In his gospel account, Matthew identifies Jesus three times as the Beloved Son of God: at his baptism near the beginning of his gospel, at his death on the cross near the end, and here at the midpoint or in the words of one commentator, “at a swing point” in the middle of his journey to Jerusalem. In each case, Jesus is acknowledged as God’s Son. “This is my beloved Son. Listen to him.”

Scholars agree that the Second Letter of Peter was written by someone in Peter’s name. The author describes his experience of Jesus as if he were present with Peter, James and John in much the same way as we testify when we state in faith that we are witnesses to the crucifixion, death and resurrection of Jesus recognizing him truly as the Son of God and so we can state with Second Peter: “We ourselves heard this voice come from heaven while we were with him on the holy mountain. Moreover, we possess this prophetic message that is altogether reliable. You will do well to be attentive to it as to a lamp shining in a dark place until day dawns and the morning star arises in your heart.” [2 Peter 1:18-19] So listen up!

It is interesting that Matthew’s narrative of the Transfiguration is preceded by his description of the first of Jesus’ predictions of his passion. Recall it was during that exchange that Peter rebuked Jesus: “God forbid, Lord! No such thing shall ever happen to you.” To which Jesus quickly responded: “Get behind me, Satan! You are an obstacle to me. You are thinking not as God does but as human beings do.” [Matthew 16:22]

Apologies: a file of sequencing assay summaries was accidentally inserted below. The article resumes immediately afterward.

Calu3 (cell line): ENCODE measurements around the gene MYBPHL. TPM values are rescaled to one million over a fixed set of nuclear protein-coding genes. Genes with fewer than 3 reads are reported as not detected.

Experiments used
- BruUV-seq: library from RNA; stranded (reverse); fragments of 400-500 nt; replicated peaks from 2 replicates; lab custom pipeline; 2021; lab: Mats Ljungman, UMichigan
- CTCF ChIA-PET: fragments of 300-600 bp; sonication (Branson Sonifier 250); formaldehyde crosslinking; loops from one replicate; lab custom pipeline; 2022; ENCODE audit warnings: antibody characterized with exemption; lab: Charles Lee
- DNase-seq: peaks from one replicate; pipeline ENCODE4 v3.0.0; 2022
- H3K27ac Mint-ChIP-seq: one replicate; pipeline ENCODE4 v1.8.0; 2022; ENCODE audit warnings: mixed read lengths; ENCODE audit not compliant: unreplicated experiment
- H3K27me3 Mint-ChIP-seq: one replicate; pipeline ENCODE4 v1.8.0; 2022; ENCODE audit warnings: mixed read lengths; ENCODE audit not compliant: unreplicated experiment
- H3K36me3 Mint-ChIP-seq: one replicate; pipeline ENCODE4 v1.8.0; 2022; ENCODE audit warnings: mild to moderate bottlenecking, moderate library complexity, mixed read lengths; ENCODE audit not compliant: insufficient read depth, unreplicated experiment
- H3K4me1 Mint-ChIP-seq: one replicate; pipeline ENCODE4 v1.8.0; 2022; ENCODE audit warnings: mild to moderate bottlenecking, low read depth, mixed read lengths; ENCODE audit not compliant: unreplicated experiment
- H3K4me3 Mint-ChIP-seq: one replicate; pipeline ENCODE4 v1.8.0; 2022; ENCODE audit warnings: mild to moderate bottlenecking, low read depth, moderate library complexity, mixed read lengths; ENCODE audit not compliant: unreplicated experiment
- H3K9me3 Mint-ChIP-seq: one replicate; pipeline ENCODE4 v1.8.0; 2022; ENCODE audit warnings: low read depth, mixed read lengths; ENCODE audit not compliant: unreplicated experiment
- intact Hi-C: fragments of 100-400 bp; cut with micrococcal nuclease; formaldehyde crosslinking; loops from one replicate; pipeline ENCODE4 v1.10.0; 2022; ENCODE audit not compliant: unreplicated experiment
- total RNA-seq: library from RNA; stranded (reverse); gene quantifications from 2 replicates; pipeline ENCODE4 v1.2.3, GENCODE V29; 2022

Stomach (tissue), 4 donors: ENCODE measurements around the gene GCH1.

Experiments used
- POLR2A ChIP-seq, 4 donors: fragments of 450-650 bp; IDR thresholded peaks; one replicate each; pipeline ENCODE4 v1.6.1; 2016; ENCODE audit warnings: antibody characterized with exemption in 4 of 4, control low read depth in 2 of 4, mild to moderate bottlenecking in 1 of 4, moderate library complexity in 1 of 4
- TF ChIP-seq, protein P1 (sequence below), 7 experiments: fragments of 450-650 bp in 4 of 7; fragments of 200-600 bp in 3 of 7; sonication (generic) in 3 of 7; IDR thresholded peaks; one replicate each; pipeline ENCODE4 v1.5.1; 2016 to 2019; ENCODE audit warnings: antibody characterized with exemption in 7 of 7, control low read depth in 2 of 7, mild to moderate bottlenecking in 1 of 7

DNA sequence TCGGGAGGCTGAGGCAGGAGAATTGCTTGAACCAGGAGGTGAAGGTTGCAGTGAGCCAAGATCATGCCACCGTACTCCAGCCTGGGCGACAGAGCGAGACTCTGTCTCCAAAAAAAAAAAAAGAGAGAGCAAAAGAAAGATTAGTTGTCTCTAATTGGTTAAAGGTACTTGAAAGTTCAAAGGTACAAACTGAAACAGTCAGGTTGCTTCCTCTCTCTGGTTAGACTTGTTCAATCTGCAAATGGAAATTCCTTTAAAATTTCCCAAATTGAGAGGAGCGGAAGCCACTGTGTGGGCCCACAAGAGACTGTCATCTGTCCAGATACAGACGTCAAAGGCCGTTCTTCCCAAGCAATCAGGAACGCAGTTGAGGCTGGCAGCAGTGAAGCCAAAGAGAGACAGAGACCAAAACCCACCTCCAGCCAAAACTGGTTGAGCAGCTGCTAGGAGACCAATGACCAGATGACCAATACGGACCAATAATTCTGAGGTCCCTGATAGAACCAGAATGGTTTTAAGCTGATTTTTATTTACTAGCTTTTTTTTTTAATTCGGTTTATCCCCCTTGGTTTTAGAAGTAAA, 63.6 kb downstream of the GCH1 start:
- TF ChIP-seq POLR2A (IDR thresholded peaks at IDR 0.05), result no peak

Then Matthew tells us that Jesus instructed the disciples about the cost of discipleship: “Whoever wishes to come after me must first deny himself, take up his cross and follow me. For whoever wishes to save his life, will lose it but whoever loses his life for my sake will save it.” [Matthew 16:24-25]

The take away message is not complicated. We need to remain open to mountaintop experiences not to escape reality but to allow such experiences to transform us and enable us to remain faithful to true discipleship. In the words of Dietrich Bonhoeffer in the face of Nazi Germany, “Cheap grace is the enemy of our Church… Costly grace is the Gospel which must be sought again and again and again, the gift which must be asked for, the door at which a man [sic] must knock. Such grace is costly because it calls us to follow and it is grace because it calls us to follow Jesus Christ. It is costly because it costs man [sic] his life and it is grace because it gives a man the only true life.” [The Cost of Discipleship]

The Scriptures are a double-edged-sword. They comfort but they also challenge but we can take heart from the words of St. Paul in his second letter to the Corinthians: “¬_All of us, gazing on the Lord’s glory with unveiled faces are being transformed from glory to glory into his very image by the Lord who is the Spirit_.” [2 Corinthians 3:18]

The experience of Peter, James and John on the mountaintop was ‘unreal’ and we as they do not completely understand. The Gospel has come on hard times. But in the midst of our own realities—our daily challenges and the trials of our disenfranchised sisters and brothers, God is present and God speaks. Just as what was revealed on the mountaintop in this ancient vision was decisive for Peter, James and John, so it remains decisive for our us as faithful disciples of Christ.

So be attentive; listen up!

Visit Father Kenneth Lasch’s website here

Review & Commentary